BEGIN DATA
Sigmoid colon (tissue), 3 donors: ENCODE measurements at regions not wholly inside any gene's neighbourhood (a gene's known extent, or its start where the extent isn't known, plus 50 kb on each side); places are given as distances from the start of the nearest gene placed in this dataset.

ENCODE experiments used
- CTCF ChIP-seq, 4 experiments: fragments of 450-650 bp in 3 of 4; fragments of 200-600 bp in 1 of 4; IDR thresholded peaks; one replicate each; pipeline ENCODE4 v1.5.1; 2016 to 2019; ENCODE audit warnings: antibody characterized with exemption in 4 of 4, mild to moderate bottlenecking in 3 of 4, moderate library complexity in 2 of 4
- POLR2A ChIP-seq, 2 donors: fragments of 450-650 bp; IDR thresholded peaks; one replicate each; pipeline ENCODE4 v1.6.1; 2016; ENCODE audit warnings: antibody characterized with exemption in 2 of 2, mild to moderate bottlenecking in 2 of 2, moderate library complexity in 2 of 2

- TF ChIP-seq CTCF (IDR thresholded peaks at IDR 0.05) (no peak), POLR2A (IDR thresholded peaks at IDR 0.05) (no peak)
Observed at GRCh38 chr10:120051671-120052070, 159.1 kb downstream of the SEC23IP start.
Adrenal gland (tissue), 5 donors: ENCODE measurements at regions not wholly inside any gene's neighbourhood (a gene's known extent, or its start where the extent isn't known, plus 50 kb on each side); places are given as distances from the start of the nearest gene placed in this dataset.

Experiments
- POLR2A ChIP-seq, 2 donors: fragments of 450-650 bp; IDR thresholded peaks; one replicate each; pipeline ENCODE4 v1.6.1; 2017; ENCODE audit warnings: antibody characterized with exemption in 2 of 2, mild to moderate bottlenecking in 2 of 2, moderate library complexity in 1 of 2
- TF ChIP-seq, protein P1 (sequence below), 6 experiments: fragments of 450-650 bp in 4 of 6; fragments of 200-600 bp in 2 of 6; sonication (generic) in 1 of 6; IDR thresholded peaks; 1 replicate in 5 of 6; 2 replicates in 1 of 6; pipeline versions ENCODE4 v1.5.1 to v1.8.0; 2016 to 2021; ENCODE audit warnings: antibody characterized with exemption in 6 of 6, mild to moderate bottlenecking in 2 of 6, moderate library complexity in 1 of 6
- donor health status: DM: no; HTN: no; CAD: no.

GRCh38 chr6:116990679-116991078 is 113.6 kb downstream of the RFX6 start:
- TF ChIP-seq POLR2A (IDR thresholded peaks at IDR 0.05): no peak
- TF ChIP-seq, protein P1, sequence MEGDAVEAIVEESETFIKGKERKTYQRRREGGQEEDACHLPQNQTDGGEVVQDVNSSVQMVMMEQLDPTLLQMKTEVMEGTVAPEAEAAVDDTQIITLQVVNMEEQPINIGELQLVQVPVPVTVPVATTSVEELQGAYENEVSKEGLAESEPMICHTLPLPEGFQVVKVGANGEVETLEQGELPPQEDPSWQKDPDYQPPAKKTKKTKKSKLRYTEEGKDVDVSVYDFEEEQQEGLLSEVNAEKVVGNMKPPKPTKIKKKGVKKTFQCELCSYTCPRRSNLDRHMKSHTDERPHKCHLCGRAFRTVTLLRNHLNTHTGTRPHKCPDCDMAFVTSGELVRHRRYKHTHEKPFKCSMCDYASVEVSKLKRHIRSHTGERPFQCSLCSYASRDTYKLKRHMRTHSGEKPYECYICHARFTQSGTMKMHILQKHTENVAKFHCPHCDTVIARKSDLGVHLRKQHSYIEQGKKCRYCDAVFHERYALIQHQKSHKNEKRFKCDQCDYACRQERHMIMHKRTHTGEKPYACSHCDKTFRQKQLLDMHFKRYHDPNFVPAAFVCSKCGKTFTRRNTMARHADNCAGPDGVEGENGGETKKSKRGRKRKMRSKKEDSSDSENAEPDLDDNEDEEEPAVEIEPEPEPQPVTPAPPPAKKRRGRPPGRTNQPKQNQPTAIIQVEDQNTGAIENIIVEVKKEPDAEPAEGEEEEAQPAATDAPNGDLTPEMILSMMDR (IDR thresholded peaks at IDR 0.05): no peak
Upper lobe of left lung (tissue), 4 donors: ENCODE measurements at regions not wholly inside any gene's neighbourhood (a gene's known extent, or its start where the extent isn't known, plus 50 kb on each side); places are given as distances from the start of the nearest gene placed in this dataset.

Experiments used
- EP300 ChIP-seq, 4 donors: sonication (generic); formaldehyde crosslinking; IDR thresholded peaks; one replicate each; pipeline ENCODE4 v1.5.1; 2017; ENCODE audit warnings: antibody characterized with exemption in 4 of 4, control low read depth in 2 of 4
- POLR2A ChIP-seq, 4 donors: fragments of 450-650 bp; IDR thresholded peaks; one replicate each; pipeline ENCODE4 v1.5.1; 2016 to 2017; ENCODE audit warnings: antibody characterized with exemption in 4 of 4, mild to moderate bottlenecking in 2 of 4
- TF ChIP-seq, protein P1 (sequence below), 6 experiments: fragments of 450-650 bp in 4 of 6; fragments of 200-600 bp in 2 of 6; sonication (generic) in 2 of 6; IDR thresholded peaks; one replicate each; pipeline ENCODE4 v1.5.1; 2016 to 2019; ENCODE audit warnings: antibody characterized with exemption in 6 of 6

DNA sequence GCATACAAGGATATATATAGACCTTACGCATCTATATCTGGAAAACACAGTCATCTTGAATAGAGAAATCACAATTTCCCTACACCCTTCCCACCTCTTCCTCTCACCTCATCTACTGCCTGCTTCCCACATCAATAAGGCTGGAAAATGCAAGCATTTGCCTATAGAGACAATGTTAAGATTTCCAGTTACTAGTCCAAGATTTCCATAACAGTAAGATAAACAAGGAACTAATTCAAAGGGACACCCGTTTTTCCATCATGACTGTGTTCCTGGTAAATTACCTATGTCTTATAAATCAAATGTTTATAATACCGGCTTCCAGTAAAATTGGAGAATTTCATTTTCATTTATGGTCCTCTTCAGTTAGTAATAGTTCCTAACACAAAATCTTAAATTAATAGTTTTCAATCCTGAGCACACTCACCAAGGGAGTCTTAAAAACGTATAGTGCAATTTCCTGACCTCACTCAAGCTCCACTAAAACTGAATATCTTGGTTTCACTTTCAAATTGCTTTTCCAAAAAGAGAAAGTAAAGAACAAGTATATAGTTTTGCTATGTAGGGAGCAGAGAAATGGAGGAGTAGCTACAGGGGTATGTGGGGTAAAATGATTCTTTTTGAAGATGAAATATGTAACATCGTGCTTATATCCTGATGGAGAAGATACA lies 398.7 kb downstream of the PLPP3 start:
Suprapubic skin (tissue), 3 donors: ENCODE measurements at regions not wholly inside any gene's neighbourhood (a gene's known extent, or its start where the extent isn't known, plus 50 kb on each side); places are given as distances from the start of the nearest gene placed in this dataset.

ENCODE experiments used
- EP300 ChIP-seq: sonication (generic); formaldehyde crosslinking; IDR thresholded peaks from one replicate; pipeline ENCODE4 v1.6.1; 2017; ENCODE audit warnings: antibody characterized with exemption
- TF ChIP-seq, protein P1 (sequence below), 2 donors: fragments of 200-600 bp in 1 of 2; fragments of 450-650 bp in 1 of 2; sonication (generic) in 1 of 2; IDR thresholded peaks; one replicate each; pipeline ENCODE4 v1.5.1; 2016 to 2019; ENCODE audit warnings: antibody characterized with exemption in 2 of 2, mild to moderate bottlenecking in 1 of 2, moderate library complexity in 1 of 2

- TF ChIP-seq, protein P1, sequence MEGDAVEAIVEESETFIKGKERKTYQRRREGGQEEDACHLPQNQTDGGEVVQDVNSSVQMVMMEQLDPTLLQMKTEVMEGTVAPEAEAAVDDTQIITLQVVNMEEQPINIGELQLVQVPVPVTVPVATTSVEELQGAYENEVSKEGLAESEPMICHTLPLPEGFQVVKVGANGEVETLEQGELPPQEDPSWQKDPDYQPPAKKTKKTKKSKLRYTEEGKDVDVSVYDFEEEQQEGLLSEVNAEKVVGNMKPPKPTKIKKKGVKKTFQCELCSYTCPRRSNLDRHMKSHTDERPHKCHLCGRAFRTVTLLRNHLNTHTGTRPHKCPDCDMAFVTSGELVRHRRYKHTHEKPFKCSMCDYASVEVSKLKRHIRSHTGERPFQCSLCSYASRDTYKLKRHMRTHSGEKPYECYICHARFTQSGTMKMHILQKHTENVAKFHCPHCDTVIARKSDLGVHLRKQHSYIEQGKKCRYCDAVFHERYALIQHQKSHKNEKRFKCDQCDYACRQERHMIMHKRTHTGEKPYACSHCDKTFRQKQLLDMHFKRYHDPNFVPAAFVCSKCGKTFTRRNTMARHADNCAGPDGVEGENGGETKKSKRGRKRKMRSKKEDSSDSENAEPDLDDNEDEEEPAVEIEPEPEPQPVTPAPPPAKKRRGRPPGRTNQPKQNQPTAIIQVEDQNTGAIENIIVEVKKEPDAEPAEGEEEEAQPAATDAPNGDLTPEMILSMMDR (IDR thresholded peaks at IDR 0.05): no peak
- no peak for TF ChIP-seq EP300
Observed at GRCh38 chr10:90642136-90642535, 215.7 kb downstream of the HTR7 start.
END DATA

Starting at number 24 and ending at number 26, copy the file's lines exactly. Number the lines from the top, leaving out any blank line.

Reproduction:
- TF ChIP-seq, protein P1 (sequence below), 2 donors: fragments of 200-600 bp in 1 of 2; fragments of 450-650 bp in 1 of 2; sonication (generic) in 1 of 2; IDR thresholded peaks; one replicate each; pipeline ENCODE4 v1.5.1; 2016 to 2019; ENCODE audit warnings: antibody characterized with exemption in 2 of 2, mild to moderate bottlenecking in 1 of 2, moderate library complexity in 1 of 2

- TF ChIP-seq, protein P1, sequence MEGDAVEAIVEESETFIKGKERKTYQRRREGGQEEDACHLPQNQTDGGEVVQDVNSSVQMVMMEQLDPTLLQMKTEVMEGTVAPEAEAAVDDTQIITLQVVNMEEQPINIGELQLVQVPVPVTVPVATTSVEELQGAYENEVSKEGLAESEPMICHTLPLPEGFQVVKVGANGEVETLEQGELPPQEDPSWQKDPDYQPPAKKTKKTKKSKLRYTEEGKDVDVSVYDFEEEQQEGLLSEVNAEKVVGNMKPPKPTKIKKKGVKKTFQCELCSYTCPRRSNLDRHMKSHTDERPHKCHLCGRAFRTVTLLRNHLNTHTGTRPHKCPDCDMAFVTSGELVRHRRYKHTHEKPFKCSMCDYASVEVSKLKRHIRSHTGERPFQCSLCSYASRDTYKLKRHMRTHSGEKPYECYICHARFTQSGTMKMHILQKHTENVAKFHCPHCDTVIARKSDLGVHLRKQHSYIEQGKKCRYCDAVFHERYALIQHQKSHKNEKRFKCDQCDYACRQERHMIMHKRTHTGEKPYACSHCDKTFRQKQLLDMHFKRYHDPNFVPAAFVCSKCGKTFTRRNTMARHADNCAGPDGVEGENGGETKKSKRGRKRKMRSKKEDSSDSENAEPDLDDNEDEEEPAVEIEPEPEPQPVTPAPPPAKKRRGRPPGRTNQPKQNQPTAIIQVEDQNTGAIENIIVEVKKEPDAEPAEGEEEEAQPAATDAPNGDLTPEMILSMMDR (IDR thresholded peaks at IDR 0.05): no peak
- no peak for TF ChIP-seq EP300